In Study 1, we involved 1,857 Italian children with their families, recruited from kindergarten up to primary and secondary school (2.6 – 14 years). Mothers filled out the parent-report Highly Sensitive Child scale (8).
In Study 2, we asked a subsample of 327 mothers of preschoolers from Study 1 to complete a broader set of questionnaires, including a measure of child temperament.
In Study 3, we asked an independent sample of Italian mothers of 112 school children (5 to 8 years old) to fill out questionnaires on their child’s emotion regulation competencies as well as to report on parenting stress, as a marker of the emotional climate in the parent–child relationship experienced at home.
What we found
Our first important finding was that the parent-report version of the HSC scale has good psychometric properties across a wide age range. This finding means that the HSC-parent report is psychometrically robust and reliably captures sensitivity in schoolers and pre-schoolers as assessed by the parents.
More specifically, we found evidence for a general sensitivity factor and three specific factors, as in the HSC-self report scale, namely Aesthetic Sensitivity, Ease of Excitation, and Low Sensory Threshold. In addition, we found that the item “My child doesn’t like watching TV programs with a lot of violence in them” worked well in school-aged children but not in pre-schoolers, suggesting that this item should not be considered in very young children.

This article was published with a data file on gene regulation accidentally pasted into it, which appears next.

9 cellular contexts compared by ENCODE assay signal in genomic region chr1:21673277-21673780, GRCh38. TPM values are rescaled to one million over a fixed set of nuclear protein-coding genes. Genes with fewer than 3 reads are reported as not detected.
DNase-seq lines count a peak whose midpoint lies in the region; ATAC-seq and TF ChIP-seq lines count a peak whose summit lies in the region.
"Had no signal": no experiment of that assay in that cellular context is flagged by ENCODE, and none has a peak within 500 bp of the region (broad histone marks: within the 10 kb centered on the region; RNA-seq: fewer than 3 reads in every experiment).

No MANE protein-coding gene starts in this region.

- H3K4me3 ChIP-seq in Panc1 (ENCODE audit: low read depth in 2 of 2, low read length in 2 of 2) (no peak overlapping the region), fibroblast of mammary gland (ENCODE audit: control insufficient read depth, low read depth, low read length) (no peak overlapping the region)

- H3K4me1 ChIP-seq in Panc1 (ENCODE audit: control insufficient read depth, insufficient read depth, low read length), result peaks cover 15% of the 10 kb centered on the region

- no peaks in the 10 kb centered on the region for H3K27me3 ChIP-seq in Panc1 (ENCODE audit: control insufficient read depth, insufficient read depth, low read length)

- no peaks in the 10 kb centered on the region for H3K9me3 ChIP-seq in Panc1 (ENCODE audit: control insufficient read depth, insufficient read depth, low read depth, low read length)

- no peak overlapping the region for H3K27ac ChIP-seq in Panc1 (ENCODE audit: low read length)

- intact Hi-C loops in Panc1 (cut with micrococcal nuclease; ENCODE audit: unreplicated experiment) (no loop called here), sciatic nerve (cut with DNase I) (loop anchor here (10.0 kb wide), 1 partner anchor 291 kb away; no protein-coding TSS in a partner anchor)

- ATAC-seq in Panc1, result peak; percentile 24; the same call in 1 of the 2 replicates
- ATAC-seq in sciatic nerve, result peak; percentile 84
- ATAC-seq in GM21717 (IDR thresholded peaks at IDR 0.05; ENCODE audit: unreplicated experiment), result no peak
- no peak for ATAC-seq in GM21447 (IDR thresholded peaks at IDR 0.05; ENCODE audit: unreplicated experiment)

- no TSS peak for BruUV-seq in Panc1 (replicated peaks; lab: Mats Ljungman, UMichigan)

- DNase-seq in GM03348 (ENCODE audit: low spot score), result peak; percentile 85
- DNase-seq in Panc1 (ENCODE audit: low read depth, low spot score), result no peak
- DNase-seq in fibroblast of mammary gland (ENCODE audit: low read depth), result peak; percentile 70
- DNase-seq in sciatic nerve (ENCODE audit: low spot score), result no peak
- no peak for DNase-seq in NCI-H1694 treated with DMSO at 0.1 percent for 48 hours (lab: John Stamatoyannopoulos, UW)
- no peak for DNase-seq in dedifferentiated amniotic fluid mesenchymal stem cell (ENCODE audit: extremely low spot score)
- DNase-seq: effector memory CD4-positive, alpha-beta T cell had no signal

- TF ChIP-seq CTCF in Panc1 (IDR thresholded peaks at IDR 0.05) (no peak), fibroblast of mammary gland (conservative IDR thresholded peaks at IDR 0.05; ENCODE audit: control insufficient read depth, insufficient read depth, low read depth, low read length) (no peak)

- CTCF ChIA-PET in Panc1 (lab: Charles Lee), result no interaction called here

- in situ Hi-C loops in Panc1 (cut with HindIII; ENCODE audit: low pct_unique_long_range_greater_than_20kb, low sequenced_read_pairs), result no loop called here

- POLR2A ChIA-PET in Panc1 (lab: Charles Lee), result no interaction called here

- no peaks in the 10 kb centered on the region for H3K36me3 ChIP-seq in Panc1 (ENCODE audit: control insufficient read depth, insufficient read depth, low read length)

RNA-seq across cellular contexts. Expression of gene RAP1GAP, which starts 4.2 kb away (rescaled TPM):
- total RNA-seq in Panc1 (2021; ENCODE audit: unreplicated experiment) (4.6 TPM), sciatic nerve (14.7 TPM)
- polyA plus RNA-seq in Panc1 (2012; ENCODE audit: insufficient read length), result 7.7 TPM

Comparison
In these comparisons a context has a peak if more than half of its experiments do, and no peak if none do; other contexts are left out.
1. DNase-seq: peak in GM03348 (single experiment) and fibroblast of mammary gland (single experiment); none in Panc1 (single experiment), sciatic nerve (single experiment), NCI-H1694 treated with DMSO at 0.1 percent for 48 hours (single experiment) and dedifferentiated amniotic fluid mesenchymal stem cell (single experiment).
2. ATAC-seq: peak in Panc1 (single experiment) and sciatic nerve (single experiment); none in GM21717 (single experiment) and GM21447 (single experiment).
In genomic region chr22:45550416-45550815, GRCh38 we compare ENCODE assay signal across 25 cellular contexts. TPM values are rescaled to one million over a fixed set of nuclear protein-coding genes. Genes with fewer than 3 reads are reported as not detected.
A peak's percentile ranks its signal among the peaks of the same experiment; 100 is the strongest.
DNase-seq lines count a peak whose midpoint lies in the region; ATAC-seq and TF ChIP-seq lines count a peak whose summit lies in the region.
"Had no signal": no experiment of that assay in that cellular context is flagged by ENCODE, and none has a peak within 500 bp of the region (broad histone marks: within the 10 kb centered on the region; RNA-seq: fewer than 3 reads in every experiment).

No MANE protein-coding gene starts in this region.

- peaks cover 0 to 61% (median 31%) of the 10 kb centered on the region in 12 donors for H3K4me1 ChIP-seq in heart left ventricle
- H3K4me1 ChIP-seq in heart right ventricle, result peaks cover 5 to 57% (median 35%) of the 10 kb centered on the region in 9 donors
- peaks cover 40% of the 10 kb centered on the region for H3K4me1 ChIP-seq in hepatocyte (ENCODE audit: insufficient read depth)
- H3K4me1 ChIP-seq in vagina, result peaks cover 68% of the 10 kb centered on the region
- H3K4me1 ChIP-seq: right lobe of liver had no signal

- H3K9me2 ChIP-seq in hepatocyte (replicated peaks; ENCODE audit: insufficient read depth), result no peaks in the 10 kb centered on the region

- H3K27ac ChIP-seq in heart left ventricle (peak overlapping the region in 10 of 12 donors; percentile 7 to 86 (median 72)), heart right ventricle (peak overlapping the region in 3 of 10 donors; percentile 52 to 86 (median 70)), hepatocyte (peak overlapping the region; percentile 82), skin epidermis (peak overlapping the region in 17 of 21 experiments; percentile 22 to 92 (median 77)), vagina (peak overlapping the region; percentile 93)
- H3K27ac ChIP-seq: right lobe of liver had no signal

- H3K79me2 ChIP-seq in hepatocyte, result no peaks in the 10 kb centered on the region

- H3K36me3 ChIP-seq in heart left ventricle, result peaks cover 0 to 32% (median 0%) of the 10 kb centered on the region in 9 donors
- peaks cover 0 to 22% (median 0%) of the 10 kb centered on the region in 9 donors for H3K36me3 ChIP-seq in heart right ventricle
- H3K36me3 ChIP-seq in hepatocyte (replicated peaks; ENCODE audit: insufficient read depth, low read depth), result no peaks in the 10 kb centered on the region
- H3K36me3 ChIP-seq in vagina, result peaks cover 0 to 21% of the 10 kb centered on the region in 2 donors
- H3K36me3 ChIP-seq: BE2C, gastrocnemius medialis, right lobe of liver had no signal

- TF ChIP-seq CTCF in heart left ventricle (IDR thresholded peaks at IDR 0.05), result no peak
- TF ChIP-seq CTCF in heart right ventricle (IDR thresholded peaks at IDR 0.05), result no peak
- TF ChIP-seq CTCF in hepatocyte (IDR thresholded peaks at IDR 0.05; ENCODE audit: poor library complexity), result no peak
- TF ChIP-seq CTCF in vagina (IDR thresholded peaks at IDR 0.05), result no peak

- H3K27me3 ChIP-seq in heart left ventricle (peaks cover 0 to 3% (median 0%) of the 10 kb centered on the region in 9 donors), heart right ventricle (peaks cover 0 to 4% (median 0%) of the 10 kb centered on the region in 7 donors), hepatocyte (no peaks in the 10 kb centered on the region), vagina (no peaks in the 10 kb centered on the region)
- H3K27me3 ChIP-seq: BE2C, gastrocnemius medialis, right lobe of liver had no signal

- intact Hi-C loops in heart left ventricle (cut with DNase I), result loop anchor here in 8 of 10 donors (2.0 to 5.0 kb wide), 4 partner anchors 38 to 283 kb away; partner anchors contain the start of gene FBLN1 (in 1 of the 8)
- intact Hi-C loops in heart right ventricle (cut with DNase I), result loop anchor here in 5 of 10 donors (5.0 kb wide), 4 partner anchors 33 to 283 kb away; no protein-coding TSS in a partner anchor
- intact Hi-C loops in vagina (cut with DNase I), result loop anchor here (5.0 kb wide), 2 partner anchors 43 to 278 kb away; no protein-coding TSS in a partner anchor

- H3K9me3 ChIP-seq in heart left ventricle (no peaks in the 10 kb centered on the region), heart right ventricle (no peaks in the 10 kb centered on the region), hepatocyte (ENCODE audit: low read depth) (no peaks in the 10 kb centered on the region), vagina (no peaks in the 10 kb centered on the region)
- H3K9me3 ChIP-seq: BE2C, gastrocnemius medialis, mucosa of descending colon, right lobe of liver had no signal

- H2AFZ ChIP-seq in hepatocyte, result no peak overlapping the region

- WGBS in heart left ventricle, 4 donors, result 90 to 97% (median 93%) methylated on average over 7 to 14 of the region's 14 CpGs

Another important finding was the fact that sensitivity measured with the HSC parent-report scale is different from other well-known temperament traits. More specifically, we found evidence suggesting that sensitivity is related to other temperament traits (i.e., negative affect, extroversion, and effortful control) but does not completely overlap with any of these, nor with their combination.
Finally, children perceived as more sensitive by their parents were more influenced in their emotion regulation competencies by parenting stress, compared to low sensitive children. In other words, we found that highly sensitive children showed lower emotion regulation abilities when exposed to a rearing environment characterized by high levels of parenting stress.
At the same time, though to a slightly lower extent, they also benefited more from lower levels of parenting stress, showing higher emotion regulation competencies than less-sensitive children (See Figure 1).
What are the next steps?
To further explore and improve the parent-report version of the HSC, future studies should consider the inclusion of fathers as raters of children’s sensitivity to explore whether findings are similar between parents. In addition, some items may need to be revised, especially for younger children.
Finally, future studies should use observational measures which are more objective for both the quality of the environment and children’s developmental outcomes, as well as investigating differences in sensitivity to positive and supportive environments more directly.
It is possible to measure sensitivity reliably in children using the Highly Sensitive Child scale parent-report version. This allows for the possibility to identify children who are more at risk of dysfunctional outcomes but also more likely to flourish in supportive conditions.
Figure 1. The moderating role of ES measured via the HSC parent-report in the association between parenting stress and children’s emotion regulation competencies.
Note. Each line represents the relation between parenting stress and emotion regulation conditioned to the 30th and the 70th percentile of HSC parent-report scores (respectively 4.17 and 5.33) and bands represent the uncertainty of estimates (95% Confidence Interval) (N = 112)